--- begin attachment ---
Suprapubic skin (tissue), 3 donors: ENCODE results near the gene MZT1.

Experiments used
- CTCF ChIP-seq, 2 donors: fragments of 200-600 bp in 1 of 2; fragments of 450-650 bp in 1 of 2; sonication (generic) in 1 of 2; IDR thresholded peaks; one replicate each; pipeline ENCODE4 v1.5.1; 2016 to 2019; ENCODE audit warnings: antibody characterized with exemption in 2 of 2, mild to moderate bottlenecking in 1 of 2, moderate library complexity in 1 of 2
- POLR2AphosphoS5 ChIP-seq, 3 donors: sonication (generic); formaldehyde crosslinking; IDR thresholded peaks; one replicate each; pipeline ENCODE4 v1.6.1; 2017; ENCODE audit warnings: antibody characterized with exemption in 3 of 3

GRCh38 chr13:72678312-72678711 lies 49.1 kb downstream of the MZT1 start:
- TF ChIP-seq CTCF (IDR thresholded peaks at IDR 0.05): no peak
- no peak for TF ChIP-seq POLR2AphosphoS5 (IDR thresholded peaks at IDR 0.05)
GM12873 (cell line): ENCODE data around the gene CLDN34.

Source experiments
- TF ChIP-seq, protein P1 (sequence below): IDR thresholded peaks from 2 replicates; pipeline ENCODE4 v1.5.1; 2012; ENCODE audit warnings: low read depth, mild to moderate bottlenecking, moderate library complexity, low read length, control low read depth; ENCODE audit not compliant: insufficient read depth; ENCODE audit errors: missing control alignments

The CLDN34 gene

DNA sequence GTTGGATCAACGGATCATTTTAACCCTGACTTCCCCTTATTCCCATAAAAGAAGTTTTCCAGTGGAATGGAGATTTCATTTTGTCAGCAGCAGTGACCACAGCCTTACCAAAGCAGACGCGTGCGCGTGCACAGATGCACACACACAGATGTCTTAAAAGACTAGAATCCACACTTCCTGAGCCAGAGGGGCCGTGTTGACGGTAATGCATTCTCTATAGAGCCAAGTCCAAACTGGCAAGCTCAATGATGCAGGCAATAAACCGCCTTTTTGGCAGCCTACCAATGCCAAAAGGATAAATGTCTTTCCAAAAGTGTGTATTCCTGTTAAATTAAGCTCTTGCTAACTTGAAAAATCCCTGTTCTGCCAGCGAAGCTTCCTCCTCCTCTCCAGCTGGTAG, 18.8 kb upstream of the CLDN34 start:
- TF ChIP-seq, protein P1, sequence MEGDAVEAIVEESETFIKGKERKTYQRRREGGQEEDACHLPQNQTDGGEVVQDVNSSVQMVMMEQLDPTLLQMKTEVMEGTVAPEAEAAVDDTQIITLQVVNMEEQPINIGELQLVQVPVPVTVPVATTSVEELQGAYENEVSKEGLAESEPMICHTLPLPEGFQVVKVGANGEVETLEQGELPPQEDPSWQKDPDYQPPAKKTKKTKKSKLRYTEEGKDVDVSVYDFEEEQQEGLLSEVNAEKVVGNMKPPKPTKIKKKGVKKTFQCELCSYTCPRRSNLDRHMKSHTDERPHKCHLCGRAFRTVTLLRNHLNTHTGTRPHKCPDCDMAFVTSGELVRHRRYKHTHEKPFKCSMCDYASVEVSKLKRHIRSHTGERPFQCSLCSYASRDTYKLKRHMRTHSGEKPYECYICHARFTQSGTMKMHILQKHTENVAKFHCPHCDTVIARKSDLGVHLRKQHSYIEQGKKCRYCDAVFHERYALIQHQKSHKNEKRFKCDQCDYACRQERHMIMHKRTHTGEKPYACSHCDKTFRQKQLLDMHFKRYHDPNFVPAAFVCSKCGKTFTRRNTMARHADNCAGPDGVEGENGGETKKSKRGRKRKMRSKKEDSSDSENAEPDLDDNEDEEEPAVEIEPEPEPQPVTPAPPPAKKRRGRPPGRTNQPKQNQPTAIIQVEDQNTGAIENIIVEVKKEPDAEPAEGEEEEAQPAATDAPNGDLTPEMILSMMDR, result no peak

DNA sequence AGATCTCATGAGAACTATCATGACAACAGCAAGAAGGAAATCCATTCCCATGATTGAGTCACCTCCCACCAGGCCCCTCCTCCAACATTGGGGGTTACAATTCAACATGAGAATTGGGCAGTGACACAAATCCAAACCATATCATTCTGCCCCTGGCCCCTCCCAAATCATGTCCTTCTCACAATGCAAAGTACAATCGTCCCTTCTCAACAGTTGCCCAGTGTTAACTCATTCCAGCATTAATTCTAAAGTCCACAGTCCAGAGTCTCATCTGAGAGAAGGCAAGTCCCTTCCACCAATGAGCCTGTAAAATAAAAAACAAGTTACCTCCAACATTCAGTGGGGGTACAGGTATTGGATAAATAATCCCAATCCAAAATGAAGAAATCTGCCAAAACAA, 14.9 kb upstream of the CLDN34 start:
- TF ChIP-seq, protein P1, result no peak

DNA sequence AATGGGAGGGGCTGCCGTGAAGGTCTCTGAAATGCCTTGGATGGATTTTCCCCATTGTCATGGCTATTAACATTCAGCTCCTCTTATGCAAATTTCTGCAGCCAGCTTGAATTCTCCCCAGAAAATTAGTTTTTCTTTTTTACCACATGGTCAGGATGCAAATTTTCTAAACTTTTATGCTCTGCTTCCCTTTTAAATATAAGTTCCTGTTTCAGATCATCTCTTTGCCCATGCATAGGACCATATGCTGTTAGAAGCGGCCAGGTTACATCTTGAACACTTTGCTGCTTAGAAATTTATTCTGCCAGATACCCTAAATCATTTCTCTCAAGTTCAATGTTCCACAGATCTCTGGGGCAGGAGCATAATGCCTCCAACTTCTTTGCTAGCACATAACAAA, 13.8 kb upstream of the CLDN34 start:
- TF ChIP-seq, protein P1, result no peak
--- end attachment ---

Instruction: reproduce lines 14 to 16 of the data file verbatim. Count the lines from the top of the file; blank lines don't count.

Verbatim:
DNA sequence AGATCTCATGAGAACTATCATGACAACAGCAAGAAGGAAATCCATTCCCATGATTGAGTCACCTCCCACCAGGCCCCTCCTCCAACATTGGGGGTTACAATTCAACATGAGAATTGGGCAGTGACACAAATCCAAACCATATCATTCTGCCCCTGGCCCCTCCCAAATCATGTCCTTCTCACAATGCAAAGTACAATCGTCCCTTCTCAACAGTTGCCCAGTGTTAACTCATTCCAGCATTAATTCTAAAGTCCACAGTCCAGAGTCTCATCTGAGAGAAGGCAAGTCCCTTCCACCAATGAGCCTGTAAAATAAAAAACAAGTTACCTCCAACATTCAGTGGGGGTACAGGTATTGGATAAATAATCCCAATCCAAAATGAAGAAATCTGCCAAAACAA, 14.9 kb upstream of the CLDN34 start:
- TF ChIP-seq, protein P1, result no peak

DNA sequence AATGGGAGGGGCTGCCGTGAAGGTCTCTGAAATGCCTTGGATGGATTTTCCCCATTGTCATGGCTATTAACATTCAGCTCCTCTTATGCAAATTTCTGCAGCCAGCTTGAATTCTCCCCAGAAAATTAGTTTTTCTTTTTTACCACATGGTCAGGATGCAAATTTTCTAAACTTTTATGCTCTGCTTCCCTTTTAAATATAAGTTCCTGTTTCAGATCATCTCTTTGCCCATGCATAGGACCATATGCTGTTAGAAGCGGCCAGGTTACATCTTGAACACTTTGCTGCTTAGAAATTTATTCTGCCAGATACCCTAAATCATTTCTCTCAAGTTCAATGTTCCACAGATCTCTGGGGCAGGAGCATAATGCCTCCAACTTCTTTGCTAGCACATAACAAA, 13.8 kb upstream of the CLDN34 start: